Can meditation really help reduce pain?
Wellness Jun 22, 2020
Can meditation really help reduce pain?

When pain strikes, many of us have routines in place to manage it. Maybe it’s a chronic injury, and you’ve worked out a series of movements with your Orthology provider to offer relief. Maybe it’s a headache, and you reach for a little caffeine. Maybe it’s a recent injury, and you reach for pain medication. 

But have you ever considered meditating for pain management?

If you don’t have a meditation practice, this can seem a little far-fetched. But the science is there to back it up: meditation can change our relationship with pain. 

What does the science say?

Meditation has been shown to change the shape of our brains — specifically it increases cortical thickness and gray matter. So what does that have to do with pain? Well, these changes can aid in reducing our pain sensitivity. In a 2010 study out of the Department of Neuroscience at the University of Montreal, structural MRI scans were performed to examine the brains of 17 meditators and 18 controls experiencing pain. The results showed that meditators had “significantly lower pain sensitivity than controls.” 

In a review of the science, findings showed that Mindfulness-based interventions (MBIs) can make a significant impact in decreasing the intensity of pain for chronic pain patients. In fact, a study out of Wake Forest also showed promising pain reduction results. In this study, 15 healthy volunteers had MRI scans done of their brains while experiencing pain. Over the next few days, those volunteers were taught mindfulness meditation. Then, five days after the initial MRI, the volunteers were scanned while experiencing pain again — once while meditating and another time while just laying still. The results showed a ~40% reduction in pain intensity ratings during the meditation compared with the non-meditation scans.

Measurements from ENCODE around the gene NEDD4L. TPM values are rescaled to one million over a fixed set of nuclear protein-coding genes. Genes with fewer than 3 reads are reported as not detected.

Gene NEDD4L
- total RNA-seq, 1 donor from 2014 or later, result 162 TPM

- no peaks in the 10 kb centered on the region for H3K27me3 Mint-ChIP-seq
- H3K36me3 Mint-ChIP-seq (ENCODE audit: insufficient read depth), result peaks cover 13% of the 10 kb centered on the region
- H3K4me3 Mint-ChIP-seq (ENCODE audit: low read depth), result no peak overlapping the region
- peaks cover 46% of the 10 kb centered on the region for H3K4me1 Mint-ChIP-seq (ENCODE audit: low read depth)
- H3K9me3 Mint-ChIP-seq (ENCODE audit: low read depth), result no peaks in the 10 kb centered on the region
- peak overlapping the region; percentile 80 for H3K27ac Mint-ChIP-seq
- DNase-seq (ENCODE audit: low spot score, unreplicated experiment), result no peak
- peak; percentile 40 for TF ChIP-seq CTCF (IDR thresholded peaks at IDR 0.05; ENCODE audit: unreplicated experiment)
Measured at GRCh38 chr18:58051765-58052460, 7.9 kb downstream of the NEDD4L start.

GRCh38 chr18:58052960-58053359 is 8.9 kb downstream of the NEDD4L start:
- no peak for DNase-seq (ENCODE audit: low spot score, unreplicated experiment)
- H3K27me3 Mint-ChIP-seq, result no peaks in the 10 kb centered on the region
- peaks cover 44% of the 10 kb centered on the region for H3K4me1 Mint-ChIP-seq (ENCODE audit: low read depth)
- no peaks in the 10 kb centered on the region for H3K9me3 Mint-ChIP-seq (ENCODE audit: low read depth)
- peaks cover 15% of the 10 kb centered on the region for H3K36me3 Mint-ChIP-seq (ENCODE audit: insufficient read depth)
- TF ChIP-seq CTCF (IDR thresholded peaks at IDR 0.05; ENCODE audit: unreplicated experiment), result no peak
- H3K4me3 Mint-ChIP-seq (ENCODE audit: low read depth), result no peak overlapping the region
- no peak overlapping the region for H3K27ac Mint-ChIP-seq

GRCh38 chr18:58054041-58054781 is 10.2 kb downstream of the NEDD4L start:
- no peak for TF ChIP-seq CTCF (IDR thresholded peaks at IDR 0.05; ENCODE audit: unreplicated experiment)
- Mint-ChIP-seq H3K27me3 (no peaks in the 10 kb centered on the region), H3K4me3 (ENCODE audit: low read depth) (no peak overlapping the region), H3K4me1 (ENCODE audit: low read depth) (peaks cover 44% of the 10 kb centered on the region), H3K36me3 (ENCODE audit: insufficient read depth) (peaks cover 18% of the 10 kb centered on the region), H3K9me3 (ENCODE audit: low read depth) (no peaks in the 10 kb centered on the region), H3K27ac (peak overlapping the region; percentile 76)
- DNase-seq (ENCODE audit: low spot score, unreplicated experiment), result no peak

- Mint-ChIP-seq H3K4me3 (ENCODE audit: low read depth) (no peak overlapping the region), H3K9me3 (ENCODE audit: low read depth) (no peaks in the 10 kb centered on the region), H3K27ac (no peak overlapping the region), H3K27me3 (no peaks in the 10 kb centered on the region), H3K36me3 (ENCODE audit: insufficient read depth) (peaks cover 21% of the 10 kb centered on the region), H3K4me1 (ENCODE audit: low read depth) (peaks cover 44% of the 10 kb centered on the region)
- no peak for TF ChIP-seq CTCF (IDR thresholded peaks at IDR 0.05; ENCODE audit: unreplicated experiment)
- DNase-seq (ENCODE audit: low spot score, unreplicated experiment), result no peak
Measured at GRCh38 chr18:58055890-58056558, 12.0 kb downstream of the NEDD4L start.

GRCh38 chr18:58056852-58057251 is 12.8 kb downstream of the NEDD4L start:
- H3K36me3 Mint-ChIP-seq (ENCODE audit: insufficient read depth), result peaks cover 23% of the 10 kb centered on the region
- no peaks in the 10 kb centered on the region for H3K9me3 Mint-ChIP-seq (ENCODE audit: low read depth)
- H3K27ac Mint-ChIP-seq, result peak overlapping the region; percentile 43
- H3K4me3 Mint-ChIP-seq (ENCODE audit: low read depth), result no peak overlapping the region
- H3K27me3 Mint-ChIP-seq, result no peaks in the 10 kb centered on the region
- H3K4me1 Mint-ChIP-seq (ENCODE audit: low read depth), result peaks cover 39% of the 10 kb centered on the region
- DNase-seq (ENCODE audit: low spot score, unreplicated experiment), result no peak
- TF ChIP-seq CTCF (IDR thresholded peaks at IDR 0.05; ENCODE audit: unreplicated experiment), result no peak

How long do the effects last?

Developing a meditation practice can take time, but it’s worth it. Research shows that the benefits of meditation in regards to pain management are actually maintained over time, especially when considered in comparison with other pain-management strategies. Jon Kabat-Zin, renowned researcher in the mindfulness field, and his research team found that people who used mindfulness techniques to manage chronic pain experienced immediate improvements both physically and mentally, but also were still experiencing these improvements up to 15 months later.

And it pairs well with the work you may already be doing with Orthology. In a 2016 study, adults suffering from chronic lower back pain who used mindfulness techniques had greater improvement in functional limitation and pain at both 26 weeks and 52 weeks compared to those who only used drugs and surgery to alleviate chronic lower back pain. 

How do I start a meditation practice?

Meditation has been around for thousands of years, but has really solidified its place in pop culture in the last ten years. But there are still many myths that surround it: you don’t need to shave your head, own a gong, or burn incense to meditate. All you really need is ten relatively-uninterrupted minutes a day. There’s also a misconception that you need absolute silence to meditate. In reality, you can meditate in the airport, on a crowded bus — you could meditate in the middle of a toddler’s birthday party if you really wanted to, though that might be a little advanced for your first time.

To start a practice, choose a time in your day that you can stick to. Attaching meditation to an existing habit can be incredibly helpful in making a new habit stick. Here are some examples:

  • Meditate after you walk the dog
  • Meditate after you put the kids to bed
  • Meditate after you finish work for the day

Scheduling in the time is one of the key factors in creating a new habit. And remember: meditation is not about emptying your mind. Instead, think of meditation as developing a better relationship with your thoughts. A meditation practice allows you to see thoughts, emotions, and sensations without immediately reacting to them. 

It is in that space between feeling pain and reacting to it that we can change our relationship with it.